The impact of (un)certainty information and source expertise on risk perception and vaccination decision making

  • F. Mevissen
  • V. Visschers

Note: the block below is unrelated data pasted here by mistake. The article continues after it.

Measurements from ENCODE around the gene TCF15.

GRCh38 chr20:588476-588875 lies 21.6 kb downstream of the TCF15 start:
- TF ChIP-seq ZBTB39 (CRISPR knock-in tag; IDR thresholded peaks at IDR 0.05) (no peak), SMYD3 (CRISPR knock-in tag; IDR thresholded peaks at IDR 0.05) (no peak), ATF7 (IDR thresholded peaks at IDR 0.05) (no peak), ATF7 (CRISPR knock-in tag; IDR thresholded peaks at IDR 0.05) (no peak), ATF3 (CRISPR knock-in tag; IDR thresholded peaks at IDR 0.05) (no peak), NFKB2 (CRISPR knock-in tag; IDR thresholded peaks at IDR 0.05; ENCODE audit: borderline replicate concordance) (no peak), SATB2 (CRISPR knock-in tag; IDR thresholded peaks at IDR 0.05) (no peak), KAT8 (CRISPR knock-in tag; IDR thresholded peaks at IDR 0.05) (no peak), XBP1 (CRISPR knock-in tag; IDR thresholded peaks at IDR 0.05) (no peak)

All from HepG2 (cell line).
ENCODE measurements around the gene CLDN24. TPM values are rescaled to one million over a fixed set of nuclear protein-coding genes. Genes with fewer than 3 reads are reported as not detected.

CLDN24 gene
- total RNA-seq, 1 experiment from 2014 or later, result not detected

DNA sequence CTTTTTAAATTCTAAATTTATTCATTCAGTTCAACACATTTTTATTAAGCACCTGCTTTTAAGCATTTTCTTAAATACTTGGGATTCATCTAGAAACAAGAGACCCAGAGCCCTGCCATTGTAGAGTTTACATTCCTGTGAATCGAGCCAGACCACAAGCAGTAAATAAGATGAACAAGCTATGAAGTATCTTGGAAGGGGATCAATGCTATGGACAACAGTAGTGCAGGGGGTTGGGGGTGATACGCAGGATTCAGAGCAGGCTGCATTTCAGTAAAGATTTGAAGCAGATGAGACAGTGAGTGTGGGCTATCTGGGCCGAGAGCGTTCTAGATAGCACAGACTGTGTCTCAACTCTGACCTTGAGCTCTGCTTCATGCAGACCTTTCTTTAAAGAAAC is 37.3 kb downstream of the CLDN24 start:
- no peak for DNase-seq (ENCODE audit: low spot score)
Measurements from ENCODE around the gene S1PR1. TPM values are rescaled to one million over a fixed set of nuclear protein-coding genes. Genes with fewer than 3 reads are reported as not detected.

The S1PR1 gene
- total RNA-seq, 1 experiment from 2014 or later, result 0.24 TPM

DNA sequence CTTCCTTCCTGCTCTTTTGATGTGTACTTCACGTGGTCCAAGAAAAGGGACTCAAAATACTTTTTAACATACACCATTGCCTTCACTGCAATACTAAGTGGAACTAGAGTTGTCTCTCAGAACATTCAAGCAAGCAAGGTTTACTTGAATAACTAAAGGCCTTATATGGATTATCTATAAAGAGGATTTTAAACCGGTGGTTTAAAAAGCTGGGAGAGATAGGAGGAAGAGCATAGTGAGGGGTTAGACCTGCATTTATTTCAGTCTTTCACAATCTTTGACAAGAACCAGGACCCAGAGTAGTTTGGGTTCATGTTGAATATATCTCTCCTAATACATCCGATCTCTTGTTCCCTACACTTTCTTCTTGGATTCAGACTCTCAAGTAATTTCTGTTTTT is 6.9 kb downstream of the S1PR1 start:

Background: People often make health-related decisions (e.g. to undergo medical treatment or not) based on (risk) information that includes ambiguous information from different, conflicting sources. However, ambiguous information is distrusted which in turn influences risk perceptions and decision-making. We explored how (un)certainty in information regarding vaccination efficacy and source expertise influence risk perception and decision making regarding vaccination to prevent Lyme disease. Methods: Participants (N = 190; 63.5% female, Mage = 58.4) of an online Swiss panel were randomly distributed in a between subjects 2(Information: certain vs uncertain) x 2(source: expert vs. lay) design. All participants read a (fake) newspaper article on Lyme disease, including information on symptoms and consequences. They were then offered additional information from either an internet forum or a medical information website (manipulation of source of information: expert vs. lay). The information they received communicates about the efficacy of the vaccine in a certain way (80% effective) vs in an uncertain way (70-90% effective). Main outcome measures included risk perception, vaccination efficacy, vaccination intention and measures evaluating the information. Findings: No information x source interaction effects were found on the main outcome measures (p’s > .11). Main effects of source showed that people rate the efficacy of the vaccine higher (p < .05) and the perceived uncertainty lower (p < .001) if the message comes from an expert. Discussion: The finding that information from experts is still rated more positively is promising. The lack of interaction effects is likely explained by a too small uncertainty range.
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